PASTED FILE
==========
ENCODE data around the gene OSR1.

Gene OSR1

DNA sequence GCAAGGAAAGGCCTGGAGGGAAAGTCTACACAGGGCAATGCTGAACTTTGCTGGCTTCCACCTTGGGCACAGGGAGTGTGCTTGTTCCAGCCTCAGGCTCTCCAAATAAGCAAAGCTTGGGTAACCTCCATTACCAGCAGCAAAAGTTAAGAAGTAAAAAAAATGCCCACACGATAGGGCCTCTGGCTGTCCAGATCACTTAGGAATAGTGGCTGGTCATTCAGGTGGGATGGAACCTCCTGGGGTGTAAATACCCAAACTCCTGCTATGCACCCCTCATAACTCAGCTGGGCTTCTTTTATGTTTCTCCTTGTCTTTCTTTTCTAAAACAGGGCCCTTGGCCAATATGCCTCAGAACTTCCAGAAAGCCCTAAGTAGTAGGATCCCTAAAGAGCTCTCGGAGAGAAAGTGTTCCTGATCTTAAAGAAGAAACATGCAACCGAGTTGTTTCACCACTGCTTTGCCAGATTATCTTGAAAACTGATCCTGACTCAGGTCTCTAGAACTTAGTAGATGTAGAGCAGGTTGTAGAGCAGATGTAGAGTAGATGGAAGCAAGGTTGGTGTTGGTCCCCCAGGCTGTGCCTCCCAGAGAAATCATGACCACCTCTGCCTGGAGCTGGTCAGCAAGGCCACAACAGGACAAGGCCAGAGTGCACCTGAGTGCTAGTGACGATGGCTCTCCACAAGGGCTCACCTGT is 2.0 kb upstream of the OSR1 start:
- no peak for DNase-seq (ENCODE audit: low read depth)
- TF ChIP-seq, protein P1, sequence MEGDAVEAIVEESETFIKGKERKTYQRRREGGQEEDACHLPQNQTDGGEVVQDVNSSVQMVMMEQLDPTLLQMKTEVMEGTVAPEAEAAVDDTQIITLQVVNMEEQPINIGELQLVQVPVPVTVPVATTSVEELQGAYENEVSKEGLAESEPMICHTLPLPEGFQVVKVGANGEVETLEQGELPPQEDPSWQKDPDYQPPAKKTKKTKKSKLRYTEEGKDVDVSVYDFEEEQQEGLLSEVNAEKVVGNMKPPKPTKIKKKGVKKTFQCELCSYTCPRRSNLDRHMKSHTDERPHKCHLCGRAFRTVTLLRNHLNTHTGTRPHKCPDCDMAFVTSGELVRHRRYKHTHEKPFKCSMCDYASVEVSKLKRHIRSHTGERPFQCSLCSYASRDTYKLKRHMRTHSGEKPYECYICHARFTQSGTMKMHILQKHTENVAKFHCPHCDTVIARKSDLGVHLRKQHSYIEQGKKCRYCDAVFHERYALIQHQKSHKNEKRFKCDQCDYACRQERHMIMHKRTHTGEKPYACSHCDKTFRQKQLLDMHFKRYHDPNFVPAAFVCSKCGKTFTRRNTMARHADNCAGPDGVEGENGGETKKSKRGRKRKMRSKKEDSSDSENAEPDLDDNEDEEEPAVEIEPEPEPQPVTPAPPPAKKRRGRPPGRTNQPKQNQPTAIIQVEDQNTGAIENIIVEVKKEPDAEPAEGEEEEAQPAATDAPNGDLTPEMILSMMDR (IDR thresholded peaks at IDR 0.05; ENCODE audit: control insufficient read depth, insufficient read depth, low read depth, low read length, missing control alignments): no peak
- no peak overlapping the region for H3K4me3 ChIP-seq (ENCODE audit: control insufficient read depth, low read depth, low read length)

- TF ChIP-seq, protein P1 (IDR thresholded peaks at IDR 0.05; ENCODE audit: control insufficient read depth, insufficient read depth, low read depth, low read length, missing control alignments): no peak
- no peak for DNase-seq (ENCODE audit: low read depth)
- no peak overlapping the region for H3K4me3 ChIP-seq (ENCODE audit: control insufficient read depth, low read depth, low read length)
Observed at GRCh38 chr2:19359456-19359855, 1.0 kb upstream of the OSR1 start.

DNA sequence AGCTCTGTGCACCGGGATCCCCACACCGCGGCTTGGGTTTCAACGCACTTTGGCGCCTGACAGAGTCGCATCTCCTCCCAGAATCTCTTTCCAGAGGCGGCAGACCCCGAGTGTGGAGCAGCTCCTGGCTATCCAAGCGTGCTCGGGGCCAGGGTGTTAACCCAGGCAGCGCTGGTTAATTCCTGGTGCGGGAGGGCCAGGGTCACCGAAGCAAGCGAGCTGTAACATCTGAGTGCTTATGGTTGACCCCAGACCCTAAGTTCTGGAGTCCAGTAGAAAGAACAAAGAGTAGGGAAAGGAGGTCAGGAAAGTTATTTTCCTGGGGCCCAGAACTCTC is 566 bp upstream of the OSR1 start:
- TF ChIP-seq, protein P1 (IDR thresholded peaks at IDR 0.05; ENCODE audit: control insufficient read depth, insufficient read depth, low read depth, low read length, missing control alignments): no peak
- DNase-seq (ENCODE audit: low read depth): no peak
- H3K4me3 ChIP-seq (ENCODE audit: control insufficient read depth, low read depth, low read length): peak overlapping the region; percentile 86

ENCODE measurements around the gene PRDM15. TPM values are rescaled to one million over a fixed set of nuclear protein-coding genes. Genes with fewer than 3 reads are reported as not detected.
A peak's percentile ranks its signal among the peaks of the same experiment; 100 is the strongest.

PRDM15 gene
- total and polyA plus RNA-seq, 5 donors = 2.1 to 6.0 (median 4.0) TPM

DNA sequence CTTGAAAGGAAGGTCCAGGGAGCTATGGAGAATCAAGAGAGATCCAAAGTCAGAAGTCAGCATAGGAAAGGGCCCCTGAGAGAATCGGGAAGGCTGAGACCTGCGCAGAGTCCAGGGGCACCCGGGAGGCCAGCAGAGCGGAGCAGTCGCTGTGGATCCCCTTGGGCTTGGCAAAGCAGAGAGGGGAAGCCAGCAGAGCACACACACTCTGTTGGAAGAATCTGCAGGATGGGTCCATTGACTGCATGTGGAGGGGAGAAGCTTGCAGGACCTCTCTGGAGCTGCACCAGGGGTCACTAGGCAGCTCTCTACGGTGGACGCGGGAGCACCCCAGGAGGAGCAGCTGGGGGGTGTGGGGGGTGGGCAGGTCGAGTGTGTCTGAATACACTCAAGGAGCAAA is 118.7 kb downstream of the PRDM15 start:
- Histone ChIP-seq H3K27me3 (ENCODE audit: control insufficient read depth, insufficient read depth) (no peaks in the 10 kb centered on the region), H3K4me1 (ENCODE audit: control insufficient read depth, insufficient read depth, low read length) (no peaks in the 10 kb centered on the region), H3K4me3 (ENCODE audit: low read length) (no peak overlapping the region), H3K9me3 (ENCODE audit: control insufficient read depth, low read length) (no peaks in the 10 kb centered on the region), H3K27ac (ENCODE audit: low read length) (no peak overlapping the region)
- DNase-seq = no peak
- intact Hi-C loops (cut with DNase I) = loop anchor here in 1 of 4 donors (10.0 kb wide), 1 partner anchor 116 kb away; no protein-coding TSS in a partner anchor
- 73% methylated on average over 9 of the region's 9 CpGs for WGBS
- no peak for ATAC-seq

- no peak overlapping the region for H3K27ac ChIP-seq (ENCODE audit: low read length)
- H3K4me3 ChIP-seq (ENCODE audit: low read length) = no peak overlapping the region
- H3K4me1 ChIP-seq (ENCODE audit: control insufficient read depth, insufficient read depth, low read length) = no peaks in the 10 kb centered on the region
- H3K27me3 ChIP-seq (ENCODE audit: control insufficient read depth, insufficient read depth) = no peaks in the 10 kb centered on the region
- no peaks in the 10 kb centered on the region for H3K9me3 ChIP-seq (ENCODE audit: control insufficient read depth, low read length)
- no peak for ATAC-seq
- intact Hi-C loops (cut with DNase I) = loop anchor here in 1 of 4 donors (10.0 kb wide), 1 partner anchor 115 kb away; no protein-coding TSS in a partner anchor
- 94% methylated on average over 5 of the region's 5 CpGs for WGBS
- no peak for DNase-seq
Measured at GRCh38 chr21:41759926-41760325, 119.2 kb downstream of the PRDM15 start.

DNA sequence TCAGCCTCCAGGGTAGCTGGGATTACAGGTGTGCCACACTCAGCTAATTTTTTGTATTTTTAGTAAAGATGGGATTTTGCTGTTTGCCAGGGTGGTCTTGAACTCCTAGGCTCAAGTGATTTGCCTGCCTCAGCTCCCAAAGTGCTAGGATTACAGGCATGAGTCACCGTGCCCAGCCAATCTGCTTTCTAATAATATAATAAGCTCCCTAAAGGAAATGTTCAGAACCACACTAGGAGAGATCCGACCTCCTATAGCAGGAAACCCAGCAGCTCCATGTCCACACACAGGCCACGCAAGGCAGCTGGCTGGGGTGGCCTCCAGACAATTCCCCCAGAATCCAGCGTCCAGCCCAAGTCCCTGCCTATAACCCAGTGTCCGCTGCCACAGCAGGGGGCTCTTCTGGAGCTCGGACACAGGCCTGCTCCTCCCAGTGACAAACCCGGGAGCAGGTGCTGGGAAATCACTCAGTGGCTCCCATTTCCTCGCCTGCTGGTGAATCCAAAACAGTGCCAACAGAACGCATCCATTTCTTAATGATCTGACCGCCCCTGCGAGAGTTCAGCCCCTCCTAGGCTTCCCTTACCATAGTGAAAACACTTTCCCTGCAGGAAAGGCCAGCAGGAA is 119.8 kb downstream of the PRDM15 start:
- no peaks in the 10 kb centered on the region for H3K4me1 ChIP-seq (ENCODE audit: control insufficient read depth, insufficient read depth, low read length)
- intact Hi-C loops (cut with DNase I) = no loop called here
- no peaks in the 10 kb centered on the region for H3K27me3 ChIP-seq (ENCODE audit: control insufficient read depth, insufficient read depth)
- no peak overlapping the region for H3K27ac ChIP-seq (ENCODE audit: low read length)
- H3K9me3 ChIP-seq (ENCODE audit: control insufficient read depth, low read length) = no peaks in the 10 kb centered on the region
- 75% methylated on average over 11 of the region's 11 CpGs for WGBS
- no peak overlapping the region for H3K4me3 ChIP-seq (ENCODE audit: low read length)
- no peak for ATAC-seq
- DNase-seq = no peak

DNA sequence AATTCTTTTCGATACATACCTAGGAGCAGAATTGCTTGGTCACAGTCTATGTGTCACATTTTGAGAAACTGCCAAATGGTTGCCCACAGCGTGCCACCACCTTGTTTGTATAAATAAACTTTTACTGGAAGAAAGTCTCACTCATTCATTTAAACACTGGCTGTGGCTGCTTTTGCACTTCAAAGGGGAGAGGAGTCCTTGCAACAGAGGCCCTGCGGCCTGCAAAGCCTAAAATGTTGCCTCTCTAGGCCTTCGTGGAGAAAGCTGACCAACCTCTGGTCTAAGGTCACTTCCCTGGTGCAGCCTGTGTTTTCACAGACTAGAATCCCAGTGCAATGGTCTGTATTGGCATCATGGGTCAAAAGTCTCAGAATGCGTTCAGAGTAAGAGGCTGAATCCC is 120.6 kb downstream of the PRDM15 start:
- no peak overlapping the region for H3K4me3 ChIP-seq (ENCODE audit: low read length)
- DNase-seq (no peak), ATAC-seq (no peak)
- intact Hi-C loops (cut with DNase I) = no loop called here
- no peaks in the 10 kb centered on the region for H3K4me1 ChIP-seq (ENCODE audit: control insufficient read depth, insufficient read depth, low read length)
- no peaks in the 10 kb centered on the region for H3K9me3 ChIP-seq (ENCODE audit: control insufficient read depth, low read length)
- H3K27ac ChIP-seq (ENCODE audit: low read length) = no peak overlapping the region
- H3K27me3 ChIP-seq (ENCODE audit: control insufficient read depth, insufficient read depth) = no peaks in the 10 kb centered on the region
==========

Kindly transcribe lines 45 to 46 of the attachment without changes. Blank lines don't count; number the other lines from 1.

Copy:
DNA sequence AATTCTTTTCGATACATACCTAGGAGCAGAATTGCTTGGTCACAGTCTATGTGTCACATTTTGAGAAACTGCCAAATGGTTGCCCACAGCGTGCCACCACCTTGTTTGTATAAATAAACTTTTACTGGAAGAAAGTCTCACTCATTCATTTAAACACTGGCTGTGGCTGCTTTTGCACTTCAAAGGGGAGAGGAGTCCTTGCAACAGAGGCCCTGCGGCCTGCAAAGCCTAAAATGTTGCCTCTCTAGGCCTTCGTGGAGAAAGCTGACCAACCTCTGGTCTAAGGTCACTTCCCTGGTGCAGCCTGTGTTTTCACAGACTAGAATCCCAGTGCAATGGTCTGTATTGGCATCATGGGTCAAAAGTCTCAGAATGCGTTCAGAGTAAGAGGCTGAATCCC is 120.6 kb downstream of the PRDM15 start:
- no peak overlapping the region for H3K4me3 ChIP-seq (ENCODE audit: low read length)